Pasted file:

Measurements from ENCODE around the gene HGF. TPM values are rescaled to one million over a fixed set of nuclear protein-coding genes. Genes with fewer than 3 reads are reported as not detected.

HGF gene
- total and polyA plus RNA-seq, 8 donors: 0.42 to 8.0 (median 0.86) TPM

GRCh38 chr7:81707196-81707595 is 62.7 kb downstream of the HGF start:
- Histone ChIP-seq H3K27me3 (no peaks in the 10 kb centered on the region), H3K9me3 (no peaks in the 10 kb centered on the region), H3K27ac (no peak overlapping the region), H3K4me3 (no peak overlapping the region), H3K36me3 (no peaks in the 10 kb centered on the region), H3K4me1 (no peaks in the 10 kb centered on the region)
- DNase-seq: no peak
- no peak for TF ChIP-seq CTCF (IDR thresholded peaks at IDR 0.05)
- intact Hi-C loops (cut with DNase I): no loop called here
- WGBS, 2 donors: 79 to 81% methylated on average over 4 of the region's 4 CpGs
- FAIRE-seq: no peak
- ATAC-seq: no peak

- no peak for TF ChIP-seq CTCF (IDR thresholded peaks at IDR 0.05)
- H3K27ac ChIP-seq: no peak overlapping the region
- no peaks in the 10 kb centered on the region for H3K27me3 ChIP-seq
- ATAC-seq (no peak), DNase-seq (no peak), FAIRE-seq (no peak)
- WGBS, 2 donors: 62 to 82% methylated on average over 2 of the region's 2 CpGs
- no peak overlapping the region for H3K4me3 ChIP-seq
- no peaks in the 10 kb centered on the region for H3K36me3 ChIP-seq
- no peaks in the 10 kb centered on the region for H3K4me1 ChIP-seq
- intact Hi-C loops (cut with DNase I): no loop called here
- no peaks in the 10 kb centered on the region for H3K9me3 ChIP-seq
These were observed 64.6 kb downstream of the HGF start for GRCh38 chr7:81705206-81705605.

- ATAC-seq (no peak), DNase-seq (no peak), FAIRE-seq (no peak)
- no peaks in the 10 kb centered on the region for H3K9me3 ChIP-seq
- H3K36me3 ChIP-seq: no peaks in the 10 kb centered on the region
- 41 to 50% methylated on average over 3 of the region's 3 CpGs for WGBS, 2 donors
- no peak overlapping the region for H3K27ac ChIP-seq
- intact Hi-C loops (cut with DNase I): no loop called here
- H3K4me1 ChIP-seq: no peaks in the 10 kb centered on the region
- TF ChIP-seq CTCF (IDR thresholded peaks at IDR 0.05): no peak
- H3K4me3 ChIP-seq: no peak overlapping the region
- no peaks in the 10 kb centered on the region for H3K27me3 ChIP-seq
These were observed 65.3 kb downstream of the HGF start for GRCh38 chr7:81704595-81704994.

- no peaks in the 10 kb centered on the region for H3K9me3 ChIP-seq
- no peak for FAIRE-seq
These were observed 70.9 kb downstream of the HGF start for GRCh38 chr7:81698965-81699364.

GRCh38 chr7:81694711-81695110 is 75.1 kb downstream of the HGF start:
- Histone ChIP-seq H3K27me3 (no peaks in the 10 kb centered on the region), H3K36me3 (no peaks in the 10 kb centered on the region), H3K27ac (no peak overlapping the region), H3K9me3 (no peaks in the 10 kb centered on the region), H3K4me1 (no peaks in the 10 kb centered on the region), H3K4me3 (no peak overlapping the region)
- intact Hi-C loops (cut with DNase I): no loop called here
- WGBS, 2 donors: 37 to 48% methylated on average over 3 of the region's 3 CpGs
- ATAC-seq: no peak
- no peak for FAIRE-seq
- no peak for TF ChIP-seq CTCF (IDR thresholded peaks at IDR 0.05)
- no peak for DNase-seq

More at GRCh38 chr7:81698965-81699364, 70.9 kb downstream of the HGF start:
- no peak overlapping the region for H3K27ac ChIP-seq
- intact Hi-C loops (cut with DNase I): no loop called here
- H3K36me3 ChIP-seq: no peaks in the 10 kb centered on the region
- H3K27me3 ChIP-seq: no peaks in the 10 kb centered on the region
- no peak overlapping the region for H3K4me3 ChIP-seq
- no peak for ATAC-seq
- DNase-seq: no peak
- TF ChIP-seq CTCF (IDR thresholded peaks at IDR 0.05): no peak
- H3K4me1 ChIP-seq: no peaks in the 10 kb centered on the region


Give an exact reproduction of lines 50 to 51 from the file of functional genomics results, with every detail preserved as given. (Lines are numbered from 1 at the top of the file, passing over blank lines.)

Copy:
- no peak overlapping the region for H3K4me3 ChIP-seq
- no peak for ATAC-seq